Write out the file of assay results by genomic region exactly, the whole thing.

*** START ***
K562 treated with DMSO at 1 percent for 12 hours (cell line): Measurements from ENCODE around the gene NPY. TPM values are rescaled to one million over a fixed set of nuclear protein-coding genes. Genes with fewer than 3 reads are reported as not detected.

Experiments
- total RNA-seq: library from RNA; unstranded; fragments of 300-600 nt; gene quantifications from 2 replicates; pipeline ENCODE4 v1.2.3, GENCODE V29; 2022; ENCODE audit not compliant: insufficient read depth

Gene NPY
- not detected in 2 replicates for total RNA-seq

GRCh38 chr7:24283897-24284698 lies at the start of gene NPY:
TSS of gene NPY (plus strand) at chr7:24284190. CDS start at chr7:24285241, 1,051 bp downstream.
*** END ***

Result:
K562 treated with DMSO at 1 percent for 12 hours (cell line): Measurements from ENCODE around the gene NPY. TPM values are rescaled to one million over a fixed set of nuclear protein-coding genes. Genes with fewer than 3 reads are reported as not detected.

Experiments
- total RNA-seq: library from RNA; unstranded; fragments of 300-600 nt; gene quantifications from 2 replicates; pipeline ENCODE4 v1.2.3, GENCODE V29; 2022; ENCODE audit not compliant: insufficient read depth

Gene NPY
- not detected in 2 replicates for total RNA-seq

GRCh38 chr7:24283897-24284698 lies at the start of gene NPY:
TSS of gene NPY (plus strand) at chr7:24284190. CDS start at chr7:24285241, 1,051 bp downstream.